Max price on a Bull for commercial use

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Bigfoot

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I got 11 years out of a bull I raised one time. I’ve had more than a few that I paid good money for break their penis in the first season. You carry no more money in your wallet, than your willing to lose. You pay no more for a bull, than your willing to lose.
 

Ky hills

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2 out of the last 3 bulls we have bought have ended up breaking their equipment, within a few weeks of having them. Thankfully I only had $1800 a piece in them. Got tired of $3000-$4250 per bull and loosing 2/3 or more of that when something happened and had to cull some of them while they were still young. This is our crew that are going out in late May. Home raised so if something happens it’s not near as depressing to cull them. One is 2 years and the smaller ones are a year old now.1B0CE4EA-A797-43CA-BDAD-D18DBC3E50B5.jpeg507C2AD6-CE8D-47D0-8250-7E858FBFF189.jpegE64A3C8D-11F2-41D1-88EE-8B5D219C6284.jpeg
 

Brute 23

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I do it all the time. They are farm raised and forage developed. I use them, too. KY31 Fescue strikes again.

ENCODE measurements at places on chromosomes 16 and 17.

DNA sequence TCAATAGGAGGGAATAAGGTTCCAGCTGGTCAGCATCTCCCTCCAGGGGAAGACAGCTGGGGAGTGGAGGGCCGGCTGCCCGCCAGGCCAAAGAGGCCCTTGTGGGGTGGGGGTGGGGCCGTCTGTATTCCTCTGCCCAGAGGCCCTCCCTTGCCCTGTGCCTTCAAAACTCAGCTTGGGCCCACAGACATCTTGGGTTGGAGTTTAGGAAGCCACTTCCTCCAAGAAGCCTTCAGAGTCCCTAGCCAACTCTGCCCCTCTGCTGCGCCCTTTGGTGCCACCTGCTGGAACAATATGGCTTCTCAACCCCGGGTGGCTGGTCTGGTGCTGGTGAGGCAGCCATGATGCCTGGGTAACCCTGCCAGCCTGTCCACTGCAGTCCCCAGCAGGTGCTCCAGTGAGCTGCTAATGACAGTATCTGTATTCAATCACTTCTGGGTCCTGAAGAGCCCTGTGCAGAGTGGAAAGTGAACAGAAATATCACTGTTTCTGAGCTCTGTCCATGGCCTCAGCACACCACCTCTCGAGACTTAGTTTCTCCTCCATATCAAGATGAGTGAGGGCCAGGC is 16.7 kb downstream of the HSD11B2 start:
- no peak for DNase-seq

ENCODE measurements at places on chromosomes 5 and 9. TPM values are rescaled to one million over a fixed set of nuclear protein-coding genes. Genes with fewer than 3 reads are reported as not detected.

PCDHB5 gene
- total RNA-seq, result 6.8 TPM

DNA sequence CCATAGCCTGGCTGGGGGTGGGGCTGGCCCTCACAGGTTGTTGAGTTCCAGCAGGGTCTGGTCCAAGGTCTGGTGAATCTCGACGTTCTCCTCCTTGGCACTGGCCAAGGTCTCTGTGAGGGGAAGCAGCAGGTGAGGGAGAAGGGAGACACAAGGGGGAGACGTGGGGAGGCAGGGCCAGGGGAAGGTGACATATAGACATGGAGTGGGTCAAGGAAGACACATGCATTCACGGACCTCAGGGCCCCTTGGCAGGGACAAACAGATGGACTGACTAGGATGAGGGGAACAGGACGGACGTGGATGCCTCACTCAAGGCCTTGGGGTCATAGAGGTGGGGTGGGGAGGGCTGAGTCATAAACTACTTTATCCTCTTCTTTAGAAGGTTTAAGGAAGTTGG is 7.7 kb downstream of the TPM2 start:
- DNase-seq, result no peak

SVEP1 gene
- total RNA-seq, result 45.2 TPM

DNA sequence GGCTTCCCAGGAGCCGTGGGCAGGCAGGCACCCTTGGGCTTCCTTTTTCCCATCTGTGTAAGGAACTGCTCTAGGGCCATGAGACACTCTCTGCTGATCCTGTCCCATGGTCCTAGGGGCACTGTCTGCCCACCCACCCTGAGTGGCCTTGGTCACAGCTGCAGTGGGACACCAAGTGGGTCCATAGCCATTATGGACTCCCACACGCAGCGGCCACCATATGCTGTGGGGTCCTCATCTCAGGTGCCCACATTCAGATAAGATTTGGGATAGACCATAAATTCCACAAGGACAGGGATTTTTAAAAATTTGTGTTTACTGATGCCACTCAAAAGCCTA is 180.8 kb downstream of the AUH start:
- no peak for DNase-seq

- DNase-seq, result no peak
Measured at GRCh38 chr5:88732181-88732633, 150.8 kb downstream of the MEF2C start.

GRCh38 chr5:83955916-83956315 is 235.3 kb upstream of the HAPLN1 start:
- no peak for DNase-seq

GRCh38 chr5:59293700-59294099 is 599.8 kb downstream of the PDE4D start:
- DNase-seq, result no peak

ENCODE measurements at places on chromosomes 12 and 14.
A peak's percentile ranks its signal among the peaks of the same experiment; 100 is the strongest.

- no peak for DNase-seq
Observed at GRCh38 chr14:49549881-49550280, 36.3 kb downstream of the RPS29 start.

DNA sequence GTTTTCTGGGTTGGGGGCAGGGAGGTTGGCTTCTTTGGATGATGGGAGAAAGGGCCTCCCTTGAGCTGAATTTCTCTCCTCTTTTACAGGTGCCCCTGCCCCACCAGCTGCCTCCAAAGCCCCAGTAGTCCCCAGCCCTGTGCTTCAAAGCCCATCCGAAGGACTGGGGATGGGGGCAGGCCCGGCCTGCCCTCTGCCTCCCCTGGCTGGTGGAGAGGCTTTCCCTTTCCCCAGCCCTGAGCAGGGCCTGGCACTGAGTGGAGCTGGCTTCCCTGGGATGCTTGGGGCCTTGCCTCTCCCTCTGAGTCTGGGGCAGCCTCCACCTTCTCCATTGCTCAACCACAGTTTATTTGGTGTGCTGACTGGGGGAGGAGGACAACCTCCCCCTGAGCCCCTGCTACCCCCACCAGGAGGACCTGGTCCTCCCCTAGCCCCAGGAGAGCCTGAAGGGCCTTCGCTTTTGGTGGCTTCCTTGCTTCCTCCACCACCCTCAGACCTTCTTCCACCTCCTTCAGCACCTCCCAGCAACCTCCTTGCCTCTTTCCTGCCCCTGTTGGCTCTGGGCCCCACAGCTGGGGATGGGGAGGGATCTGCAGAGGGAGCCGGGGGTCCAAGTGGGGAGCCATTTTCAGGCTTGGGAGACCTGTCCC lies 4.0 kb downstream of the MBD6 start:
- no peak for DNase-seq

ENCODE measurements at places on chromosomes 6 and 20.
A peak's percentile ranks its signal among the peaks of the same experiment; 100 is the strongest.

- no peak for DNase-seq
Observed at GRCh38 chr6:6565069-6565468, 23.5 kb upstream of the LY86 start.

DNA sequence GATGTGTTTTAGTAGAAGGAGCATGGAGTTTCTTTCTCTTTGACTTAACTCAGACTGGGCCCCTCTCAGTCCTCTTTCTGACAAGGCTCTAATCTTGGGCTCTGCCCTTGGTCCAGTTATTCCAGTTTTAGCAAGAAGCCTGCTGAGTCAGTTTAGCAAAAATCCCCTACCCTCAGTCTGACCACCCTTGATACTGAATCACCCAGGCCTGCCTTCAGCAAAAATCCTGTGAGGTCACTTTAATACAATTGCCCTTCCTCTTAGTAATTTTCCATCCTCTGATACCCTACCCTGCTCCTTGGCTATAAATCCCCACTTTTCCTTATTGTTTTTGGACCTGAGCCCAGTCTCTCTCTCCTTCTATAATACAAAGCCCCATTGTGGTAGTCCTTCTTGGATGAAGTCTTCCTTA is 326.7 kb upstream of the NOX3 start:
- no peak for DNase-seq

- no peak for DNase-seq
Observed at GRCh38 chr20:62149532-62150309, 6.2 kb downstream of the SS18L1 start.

I can see that but is that the norm?

Here I bought a bull that came off a large ranch and they are raised mostly on grass. They have hundreds of bulls at a time and can be bought very reasonably. That is not the norm here and will greatly limit your options.
 

simme

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Good advice, but myth #3 not so much. Santa Gertrudis are not cross-breds. They are their own stabilized breed, well -established since the 40's. They have their own DNA. Same thing with Beefmaster, Brangus, Braford, etc. A registered Brangus bull, tested to be homozygous black, will throw a polled, black calf every time . I agree with the myth.. which is in fact a truth, on using a half Brahma -half Angus bull. Half the calves could turn out like a Brahma cross , and half like an Angus cross. If you were gonna use say, a black baldy bull...half Hereford and half Angus, then you may as well use 2 bulls, a Hereford and an Angus. You'd get the same consistency in the calf crop.